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High-sensitivity searches for radio pulsars

Citation

Ray, Paul Shelton (1995) High-sensitivity searches for radio pulsars. Dissertation (Ph.D.), California Institute of Technology. http://resolver.caltech.edu/CaltechETD:etd-10182007-151414

Abstract

Radio pulsars are rapidly spinning, highly magnetized neutron stars which emit beams of radio waves and are observed to pulse when the beam crosses the Earth. They represent the end-point in the evolution of massive stars, and are excellent laboratories for the study of the bulk properties of matter at nuclear densities and beyond. Millisecond pulsars are old pulsars reborn through accretion of matter from a companion star, spinning so fast that the surface velocities approach the speed of light. We describe several high-sensitivity searches for radio pulsars, both for very recently born pulsars in supernova remnants and for ancient millisecond pulsars born early in the history of the Galaxy. We have conducted a survey of 18 supernova remnants for young pulsars using the 305-m radio telescope in Arecibo, Puerto Rico at 430 MHz and 1400 MHz. No pulsars were discovered in this survey which was sensitive to pulsars as faint as 0.2 mJy. The selection effects making pulsars difficult to find in supernova remnants, including high background temperatures of the remnants and high birth velocities of pulsars, are discussed. We conclude that deeper and more extensive surveys are required to constrain the pulsar population in supernova remnants. We have also performed several very large area surveys with excellent sensitivity to pulsars as fast as 1 millisecond, also employing the Arecibo 305-m dish. These surveys will help place limits on the population of low-luminosity pulsars in the Galaxy. A total of 12 non-recycled pulsars were discovered with periods ranging from 96 ms to 2.06 seconds. The primary motivation for these surveys was the discovery of new millisecond pulsars. One 5.9 ms pulsar was discovered and initial timing observations show that it is in a binary system with orbital period 56.2 d and semi-major axis 20.1 lt-s. The implied companion mass is at least 0.2 solar masses. This pulsar, as well as a number of others discovered in recent surveys, are providing excellent laboratories for studies of the formation and evolution of millisecond pulsars, as well as measurements of general relativistic parameters, constraints on the cosmological background of gravitational waves, a pulsar based time standard and dynamical-optical frame ties.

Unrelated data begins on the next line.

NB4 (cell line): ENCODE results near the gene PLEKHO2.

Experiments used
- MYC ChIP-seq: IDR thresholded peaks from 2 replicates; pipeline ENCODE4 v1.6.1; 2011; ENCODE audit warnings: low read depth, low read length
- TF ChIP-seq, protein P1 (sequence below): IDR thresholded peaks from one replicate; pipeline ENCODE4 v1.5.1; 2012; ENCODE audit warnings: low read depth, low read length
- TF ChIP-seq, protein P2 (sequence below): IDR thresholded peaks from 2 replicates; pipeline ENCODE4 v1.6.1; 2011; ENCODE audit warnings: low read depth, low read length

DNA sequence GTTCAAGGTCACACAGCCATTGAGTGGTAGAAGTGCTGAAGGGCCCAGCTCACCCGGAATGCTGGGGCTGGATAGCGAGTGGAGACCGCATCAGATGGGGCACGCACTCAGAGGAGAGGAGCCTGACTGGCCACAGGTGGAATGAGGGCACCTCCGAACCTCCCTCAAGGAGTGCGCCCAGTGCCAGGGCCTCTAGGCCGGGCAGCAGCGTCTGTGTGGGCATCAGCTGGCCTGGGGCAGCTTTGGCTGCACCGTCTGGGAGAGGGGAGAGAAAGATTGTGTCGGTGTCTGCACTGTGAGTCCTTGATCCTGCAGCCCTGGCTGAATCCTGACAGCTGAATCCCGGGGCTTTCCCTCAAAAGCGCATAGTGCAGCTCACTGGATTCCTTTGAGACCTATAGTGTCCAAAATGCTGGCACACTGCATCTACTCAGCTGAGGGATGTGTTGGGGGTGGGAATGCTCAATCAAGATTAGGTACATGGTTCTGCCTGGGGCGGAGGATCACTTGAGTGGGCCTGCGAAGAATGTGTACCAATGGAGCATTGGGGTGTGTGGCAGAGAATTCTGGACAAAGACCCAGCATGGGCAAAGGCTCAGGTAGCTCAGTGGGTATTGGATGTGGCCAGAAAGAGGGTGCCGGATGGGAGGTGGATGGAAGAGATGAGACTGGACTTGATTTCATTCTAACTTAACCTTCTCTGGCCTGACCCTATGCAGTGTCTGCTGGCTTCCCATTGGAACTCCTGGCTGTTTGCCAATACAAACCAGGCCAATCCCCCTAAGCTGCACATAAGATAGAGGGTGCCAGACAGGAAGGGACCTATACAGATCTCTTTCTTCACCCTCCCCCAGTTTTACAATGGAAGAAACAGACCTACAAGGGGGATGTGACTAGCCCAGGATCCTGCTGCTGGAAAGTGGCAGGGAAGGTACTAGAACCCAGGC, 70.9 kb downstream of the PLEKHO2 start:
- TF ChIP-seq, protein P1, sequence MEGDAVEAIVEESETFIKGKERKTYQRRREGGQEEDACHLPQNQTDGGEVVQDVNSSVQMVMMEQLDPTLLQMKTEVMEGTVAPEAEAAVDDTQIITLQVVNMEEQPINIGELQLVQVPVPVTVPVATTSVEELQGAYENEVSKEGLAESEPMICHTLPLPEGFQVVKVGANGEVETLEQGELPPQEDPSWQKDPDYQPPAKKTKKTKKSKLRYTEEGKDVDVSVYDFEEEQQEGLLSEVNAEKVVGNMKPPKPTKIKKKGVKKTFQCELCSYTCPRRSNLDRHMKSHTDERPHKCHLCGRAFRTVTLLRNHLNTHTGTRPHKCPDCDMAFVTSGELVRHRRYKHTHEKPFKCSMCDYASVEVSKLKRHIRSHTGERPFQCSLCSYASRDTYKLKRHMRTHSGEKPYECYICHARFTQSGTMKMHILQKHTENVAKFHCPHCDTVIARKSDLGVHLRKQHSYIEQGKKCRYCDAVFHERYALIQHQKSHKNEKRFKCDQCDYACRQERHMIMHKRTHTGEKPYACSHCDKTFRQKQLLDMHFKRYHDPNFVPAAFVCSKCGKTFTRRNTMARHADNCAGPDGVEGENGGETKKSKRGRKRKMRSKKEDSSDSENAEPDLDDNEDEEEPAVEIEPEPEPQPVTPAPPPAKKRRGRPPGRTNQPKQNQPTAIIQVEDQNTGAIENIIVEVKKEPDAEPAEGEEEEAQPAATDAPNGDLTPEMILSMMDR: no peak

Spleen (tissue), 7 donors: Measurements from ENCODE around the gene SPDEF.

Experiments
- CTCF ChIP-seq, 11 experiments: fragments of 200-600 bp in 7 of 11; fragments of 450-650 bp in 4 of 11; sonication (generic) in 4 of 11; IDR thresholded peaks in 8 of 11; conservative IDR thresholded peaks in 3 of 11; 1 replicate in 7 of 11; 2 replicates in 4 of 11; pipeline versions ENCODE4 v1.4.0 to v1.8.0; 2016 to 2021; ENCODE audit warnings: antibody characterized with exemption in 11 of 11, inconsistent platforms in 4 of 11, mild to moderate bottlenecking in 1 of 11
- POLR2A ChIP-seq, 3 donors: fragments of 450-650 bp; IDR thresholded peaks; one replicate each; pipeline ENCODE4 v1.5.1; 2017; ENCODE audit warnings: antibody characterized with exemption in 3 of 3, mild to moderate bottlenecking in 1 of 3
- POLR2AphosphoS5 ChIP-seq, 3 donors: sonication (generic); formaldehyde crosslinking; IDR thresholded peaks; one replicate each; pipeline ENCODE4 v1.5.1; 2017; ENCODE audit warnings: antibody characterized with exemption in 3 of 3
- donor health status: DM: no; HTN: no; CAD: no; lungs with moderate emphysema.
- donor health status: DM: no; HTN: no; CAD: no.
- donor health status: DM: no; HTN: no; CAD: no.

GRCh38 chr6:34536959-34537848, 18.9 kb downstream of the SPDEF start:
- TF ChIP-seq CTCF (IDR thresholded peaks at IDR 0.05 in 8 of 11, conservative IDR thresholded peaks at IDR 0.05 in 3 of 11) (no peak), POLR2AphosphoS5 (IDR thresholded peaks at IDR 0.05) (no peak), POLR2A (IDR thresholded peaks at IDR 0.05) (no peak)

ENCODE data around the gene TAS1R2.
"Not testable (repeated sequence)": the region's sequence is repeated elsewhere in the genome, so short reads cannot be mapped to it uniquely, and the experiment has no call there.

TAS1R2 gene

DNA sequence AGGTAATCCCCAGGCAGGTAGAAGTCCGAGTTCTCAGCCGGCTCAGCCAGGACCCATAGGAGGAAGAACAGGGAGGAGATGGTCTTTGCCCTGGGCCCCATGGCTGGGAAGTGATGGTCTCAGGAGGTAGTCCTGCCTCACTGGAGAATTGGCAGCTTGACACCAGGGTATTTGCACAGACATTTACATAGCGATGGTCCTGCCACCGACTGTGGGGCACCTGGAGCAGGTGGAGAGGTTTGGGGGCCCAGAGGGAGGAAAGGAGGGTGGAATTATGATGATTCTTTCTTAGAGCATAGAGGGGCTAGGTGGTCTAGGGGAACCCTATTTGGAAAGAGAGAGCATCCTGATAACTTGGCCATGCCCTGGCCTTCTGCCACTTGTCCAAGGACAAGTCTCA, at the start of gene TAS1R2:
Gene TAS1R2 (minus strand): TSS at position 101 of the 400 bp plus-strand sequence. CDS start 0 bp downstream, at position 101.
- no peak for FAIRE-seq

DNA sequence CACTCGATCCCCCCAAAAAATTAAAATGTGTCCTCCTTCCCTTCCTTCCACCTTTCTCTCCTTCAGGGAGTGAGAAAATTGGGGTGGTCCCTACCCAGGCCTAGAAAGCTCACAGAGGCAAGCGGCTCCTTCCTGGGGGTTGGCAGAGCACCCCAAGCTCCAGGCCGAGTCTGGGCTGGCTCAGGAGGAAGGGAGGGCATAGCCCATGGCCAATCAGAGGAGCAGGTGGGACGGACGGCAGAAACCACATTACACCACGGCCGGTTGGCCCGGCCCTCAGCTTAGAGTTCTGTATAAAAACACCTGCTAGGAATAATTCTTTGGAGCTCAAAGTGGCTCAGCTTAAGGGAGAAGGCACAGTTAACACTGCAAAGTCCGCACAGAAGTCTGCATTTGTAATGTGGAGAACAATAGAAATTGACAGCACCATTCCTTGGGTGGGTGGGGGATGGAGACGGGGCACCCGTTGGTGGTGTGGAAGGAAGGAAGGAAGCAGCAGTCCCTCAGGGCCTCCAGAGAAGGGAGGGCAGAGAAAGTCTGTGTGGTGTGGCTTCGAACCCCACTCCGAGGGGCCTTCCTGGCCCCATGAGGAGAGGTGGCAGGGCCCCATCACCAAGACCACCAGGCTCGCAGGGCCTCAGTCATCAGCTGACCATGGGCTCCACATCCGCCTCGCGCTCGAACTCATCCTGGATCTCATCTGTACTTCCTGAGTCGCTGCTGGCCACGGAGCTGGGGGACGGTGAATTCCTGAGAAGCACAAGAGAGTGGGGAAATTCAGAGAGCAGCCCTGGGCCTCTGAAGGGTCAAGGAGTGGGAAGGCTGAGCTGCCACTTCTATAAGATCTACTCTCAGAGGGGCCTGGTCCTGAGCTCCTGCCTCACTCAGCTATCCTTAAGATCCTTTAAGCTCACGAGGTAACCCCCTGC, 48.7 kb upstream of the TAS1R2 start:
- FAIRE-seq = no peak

Item Type:Thesis (Dissertation (Ph.D.))
Degree Grantor:California Institute of Technology
Division:Physics, Mathematics and Astronomy
Major Option:Physics
Thesis Availability:Restricted to Caltech community only
Research Advisor(s):
  • Prince, Thomas A.
Group:Space Radiation Laboratory
Thesis Committee:
  • Unknown, Unknown
Defense Date:11 January 1995
Record Number:CaltechETD:etd-10182007-151414
Persistent URL:http://resolver.caltech.edu/CaltechETD:etd-10182007-151414
Default Usage Policy:No commercial reproduction, distribution, display or performance rights in this work are provided.
ID Code:4171
Collection:CaltechTHESIS
Deposited By: Imported from ETD-db
Deposited On:02 Nov 2007
Last Modified:26 Sep 2014 18:26

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